Apple has declined to remove an app from its store with reported links to the Muslim Brotherhood organisation, saying it had not found the product in “violation of our guidelines.”
The Euro Fatwa app, which was introduced on both the Apple and Google stores in May, was created by the European Council for Fatwa and Research, an organisation founded by Yusuf al-Qaradawi, the unofficial chief intellectual within the Muslim Brotherhood organisation.
The introduction to the app reportedly includes comments from Mr al-Qaradawi, who has been banned from Britain since 2008, saying that “Muslims became a disgrace to Islam and have acted similarly to the Jews who decreed it was correct to steal.”
In 2005, the Wall Street Journal reported that a member of the European Council for Fatwa and Research, which is based in Dublin, had cited the notorious antisemitic forgery, the Protocols of the Elders of Zion, as evidence of a Jewish plot to undermine Muslim moral values.
Mr Al-Qaradawi, who is also banned from other countries including the US and France, has also described the Holocaust in the following terms: “Throughout history, Allah has imposed upon the Jews people who would punish them for their corruption ... The last punishment was carried out by Hitler. By means of all the things he did to them [the Jews] – even though they exaggerated this issue – he managed to put them in their place. This was divine punishment for them ... Allah Willing, the next time will be at the hand of the believers.”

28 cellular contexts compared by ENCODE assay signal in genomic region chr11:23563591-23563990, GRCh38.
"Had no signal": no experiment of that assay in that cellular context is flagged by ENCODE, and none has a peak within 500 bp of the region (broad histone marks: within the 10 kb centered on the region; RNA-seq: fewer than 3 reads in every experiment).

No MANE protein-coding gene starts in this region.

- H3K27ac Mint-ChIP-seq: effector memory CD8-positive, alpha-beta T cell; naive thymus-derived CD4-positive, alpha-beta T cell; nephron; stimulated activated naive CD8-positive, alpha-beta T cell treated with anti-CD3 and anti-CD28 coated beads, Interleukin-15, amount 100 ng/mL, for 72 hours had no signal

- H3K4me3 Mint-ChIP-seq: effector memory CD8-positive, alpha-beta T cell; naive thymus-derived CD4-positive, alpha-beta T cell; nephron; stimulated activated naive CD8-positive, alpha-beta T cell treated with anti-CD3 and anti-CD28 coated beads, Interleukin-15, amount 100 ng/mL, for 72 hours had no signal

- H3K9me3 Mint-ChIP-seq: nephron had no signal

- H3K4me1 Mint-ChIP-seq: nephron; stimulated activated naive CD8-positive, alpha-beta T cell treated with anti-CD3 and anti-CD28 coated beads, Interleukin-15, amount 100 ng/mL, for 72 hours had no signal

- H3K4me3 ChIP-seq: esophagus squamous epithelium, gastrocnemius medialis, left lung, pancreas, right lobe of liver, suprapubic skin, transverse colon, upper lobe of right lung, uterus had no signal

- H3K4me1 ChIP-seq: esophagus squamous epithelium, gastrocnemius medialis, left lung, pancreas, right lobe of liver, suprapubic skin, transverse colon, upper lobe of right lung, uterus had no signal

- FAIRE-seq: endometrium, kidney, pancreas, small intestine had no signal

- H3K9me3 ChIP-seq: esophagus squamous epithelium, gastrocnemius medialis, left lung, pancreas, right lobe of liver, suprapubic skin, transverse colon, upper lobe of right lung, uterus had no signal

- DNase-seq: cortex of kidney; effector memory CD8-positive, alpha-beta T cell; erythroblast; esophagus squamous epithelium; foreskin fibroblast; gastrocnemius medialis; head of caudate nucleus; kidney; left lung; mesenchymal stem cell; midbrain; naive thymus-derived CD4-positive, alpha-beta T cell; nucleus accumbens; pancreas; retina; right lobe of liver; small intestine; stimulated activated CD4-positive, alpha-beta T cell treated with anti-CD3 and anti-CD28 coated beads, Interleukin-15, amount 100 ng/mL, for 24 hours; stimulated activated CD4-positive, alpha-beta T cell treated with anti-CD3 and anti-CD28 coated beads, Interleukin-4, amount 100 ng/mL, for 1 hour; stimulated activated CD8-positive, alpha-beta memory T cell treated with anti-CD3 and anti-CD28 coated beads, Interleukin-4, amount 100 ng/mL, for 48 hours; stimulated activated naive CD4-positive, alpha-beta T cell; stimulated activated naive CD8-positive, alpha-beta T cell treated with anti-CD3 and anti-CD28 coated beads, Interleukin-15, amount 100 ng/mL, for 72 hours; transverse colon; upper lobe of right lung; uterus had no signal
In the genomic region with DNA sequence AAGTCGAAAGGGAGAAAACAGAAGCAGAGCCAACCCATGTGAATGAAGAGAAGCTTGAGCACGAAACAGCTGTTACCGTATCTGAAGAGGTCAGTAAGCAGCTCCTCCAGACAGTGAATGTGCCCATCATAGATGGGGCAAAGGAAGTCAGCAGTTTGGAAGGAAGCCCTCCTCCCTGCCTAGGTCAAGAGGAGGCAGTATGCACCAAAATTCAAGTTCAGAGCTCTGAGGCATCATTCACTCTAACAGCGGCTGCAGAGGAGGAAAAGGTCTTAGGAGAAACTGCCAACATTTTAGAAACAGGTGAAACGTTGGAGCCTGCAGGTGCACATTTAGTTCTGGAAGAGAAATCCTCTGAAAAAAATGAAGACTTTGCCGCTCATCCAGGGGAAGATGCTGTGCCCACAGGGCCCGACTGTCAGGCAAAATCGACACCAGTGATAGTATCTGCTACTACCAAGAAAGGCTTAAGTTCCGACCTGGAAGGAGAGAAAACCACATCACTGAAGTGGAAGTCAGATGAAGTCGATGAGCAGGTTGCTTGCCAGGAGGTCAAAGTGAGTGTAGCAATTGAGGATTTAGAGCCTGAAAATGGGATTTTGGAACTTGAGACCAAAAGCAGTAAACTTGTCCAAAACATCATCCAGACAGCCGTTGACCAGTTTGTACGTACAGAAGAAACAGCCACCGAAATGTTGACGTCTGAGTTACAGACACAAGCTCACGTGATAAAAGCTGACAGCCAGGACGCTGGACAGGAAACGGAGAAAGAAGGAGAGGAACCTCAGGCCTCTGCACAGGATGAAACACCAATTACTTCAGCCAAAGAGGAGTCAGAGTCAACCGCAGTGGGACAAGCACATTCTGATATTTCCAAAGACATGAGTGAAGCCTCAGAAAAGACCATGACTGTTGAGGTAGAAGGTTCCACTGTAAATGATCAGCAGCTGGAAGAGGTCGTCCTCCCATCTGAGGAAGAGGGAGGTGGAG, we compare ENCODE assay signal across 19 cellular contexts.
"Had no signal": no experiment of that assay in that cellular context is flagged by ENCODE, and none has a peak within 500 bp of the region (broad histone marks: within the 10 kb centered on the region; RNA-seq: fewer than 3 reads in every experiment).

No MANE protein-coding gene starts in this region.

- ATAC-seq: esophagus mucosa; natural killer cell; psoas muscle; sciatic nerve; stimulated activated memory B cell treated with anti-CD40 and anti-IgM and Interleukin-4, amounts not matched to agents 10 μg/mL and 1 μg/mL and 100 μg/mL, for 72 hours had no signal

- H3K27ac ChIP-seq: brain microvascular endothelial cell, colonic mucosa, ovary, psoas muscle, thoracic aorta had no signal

He has also described Jews as “treacherous aggressors”, calling upon Allah to “count their numbers and kill them, down to the very last one.”
According to the Times, Google removed Euro Fatwa from its store within hours of being asked about app by the Sunday Times last month.
However, Apple declined to remove the app, where according to the National, an Abu-Dhabi based news outlet, it has been among the top 100 downloads in a third of European countries since its launch.
The app gives users advice about Islamic law based on fatwas, religious rulings. Among its statements, the Times reported, was the idea that although terrorism was forbidden, that “does not cover in its remit permitted forms of legal resistance against foreign occupation by all available means, including armed resistance”, which the paper suggested was referencing the Israel-Palestine conflict.
The National claimed that the app suggests that European laws do not have to be adhered to if they contradict Islamic law, and quoted a German security agency as saying that that the app was “a building block in the process of radicalisation”.
A Home Office spokesperson told the National that “no social media platform should allow themselves to be used to spread extremist propaganda.”
The European Council for Fatwa and Research have been contacted for comment.